Having said that, I am horrified by what I hear about sports/gym at schools in the UK and US nowadays and the lack of PE (and arts for that matter, where have your art and music classes gone??!).
    Here in Switzerland, my three daughters had a sports’ day every summer that all enjoyed, though it wasn’t as high profile as the beautiful parades your photos show in China. Sports figured on their timetable twice a week and to get to secondary school, my two older daughters had to cycle several miles, returning home at lunchtime before going back for afternoon classes most days. Sports was part of their high school diploma, too, including a minimum time achieved for running a short distance, among other things. They also played outdoors in the village neighbourhood a great deal without need of supervision, running, rollerskating, skateboarding, team games, ballgames, playgrounds, cycling, outings in the woods or to friends’ farms nearby where they would make forts in the barn straw bales etc. It was not allowed to bring or pick up children from school by car on a regular basis, they were all expected to walk. If they lived outside the village boundary they were allowed to cycle to the boundary and leave their bikes in a safe place before walking to school with the others. I am talking 1990s, not 1890s!
    In many cases, this is still normal – my grandson (9) cycles to school (a 25 minute walk) alone and with peers while my granddaughter (6) takes her kickboard to kindergarten (same place as school – and it’s uphill most of the way there…), also on her own with other kids on the same route. This is the way things are done in Switzerland! Unfortunately, a high proportion of foreigners have more angst and it is sad to see the influence when they insist on accompanying kids way beyond necessity or driving them to and fro. The attitude here has always been that the social interaction on the school route is as important for development and self-sufficiency as any other. Yes, it has to be learnt and yes, I have run around the village looking for my child on occasion until they learnt that they cannot just go home with another child or stop to play with someone else before coming home or letting me know! They have also all at some point come home soaking wet, either from rain/snow or from having dipped their heads in the village fountain because it was so hot and this was the best way to cool off… call it tradition ;). When society works this way (and moms have to be home to cook lunch…), parents know everyone’s children and everyone else’s children know all the parents and there are boundaries that children will not breach for fear of retribution. In the days of common sense, I could tell a child off for doing something it shouldn’t, even if it wasn’t my own, now that is over and children are totally over-protected, you can’t tell someone else’s child not to bully, or throw stones, or cross the road properly, or not tease a dog or cat… that is sad. Some things change for the better, some change for the worse. I hope a lot of the way my kids grew up in the 90s is still possible for my grandchildren, including plenty of physical activity and sports’ days!!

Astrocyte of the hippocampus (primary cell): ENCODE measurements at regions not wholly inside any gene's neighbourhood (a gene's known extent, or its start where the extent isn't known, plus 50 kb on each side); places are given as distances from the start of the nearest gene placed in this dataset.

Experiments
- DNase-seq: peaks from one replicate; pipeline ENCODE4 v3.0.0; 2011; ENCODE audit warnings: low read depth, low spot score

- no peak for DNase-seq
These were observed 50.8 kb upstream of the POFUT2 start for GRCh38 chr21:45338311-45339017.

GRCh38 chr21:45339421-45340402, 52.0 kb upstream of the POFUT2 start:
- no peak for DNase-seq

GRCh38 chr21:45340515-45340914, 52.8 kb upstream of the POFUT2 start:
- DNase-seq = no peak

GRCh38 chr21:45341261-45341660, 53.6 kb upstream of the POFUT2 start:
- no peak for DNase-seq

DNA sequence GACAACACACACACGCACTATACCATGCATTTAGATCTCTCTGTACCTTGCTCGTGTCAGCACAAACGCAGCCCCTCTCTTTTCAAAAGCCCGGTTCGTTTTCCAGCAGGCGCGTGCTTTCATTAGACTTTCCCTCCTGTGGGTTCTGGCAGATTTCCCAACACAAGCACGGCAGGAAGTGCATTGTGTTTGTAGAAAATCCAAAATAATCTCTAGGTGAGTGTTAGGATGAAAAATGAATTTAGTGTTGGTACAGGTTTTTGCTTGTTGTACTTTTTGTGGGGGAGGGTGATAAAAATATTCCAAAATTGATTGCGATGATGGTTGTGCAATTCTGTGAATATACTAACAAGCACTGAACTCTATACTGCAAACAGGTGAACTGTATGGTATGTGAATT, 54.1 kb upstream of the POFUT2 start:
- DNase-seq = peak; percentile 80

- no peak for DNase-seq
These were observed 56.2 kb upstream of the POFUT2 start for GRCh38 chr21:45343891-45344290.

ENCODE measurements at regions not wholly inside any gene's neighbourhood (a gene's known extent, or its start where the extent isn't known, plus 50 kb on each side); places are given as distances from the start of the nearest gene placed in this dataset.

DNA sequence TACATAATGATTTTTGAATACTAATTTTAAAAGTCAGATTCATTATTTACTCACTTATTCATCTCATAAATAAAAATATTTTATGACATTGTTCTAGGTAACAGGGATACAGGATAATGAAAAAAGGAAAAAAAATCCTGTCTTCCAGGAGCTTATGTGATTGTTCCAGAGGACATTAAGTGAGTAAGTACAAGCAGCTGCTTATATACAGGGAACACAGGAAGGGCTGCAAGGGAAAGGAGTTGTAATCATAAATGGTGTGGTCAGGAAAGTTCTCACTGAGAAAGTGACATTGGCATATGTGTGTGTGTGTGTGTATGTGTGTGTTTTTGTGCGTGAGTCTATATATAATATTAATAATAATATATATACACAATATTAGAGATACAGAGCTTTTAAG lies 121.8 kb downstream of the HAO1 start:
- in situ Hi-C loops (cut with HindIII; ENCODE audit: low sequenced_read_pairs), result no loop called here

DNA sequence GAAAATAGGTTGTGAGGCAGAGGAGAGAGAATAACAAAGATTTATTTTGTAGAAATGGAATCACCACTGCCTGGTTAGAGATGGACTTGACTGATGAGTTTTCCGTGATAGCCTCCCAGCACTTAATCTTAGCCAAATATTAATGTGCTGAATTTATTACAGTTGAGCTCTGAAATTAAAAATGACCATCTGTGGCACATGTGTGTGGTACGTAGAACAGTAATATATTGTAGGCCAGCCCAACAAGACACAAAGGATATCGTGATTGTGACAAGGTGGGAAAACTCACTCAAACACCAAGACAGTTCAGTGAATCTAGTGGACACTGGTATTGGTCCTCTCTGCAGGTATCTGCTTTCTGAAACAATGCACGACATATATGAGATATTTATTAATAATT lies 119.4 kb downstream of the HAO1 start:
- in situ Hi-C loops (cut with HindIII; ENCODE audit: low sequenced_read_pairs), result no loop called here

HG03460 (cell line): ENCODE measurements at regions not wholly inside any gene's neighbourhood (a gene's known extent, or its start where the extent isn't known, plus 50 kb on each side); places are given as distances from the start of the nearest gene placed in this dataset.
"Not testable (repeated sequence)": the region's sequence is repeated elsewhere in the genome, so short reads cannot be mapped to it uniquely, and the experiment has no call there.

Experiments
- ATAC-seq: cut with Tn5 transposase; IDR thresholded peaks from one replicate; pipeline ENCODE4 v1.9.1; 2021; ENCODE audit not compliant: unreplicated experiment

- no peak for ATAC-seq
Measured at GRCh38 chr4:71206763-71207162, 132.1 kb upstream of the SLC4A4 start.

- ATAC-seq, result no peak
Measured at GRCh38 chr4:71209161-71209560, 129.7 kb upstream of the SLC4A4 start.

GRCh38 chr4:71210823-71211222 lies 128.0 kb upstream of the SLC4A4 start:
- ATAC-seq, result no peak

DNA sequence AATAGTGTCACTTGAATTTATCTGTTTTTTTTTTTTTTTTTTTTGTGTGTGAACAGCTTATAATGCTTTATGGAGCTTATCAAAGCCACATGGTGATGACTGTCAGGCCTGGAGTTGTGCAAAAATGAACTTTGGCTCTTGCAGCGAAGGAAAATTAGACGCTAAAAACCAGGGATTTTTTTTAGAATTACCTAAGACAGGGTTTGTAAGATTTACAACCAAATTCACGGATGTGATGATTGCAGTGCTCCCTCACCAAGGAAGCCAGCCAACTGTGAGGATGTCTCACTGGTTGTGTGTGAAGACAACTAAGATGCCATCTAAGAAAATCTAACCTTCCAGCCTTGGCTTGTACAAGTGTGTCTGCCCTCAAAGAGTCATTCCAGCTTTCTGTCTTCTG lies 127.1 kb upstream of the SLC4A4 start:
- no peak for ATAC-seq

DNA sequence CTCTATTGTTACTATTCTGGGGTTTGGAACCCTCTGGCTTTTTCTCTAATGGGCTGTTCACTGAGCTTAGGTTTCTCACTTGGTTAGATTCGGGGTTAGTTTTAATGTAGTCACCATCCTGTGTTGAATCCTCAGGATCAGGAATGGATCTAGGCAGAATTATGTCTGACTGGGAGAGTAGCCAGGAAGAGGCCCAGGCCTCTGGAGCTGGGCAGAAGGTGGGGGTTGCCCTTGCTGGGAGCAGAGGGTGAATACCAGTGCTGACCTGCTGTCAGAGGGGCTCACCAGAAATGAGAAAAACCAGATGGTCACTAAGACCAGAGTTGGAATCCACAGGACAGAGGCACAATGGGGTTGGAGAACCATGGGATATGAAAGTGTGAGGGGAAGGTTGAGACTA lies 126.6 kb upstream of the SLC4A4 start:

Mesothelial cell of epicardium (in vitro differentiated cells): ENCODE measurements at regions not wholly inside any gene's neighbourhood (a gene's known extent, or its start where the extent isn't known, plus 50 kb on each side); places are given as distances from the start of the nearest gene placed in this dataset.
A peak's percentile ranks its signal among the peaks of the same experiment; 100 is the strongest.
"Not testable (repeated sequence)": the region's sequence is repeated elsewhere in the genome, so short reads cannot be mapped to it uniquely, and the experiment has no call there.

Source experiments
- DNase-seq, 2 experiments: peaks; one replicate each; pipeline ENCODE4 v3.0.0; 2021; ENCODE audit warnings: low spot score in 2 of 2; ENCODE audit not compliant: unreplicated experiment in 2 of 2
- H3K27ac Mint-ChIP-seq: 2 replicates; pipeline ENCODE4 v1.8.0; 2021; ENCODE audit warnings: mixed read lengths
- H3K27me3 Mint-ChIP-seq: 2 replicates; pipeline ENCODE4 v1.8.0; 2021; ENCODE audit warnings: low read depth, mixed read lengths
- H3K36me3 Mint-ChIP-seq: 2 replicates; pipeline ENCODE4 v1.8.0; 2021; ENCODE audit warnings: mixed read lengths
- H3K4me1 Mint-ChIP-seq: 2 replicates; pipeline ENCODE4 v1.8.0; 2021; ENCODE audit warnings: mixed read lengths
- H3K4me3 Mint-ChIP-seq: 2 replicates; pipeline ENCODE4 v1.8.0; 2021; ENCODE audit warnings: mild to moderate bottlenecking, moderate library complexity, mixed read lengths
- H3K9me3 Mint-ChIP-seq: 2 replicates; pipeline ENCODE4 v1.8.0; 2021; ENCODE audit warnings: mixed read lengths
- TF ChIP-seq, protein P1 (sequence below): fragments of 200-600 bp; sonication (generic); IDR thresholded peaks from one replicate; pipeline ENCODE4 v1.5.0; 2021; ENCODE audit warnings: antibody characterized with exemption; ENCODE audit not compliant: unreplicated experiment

• Thank you so much for that!! I am living like I do because I too believe in the importance of children developing self-sufficiency and engaging in the social interaction she receives when not under my supervision. She would love to walk home, having seen many European, African and now Chinese students walking. However, the way traffic is here, she may will need to wait!

  3. So I take it your daughter is enrolled at the school you teach at? What a neat experience for her! Is she picking up Chinese?

    • She is not officially enrolled, however she is allowed to take classes just like the other children at the school. She is picking up Chinese (I am TOO!!) and loves to tell people that she speaks more Chinese than I do.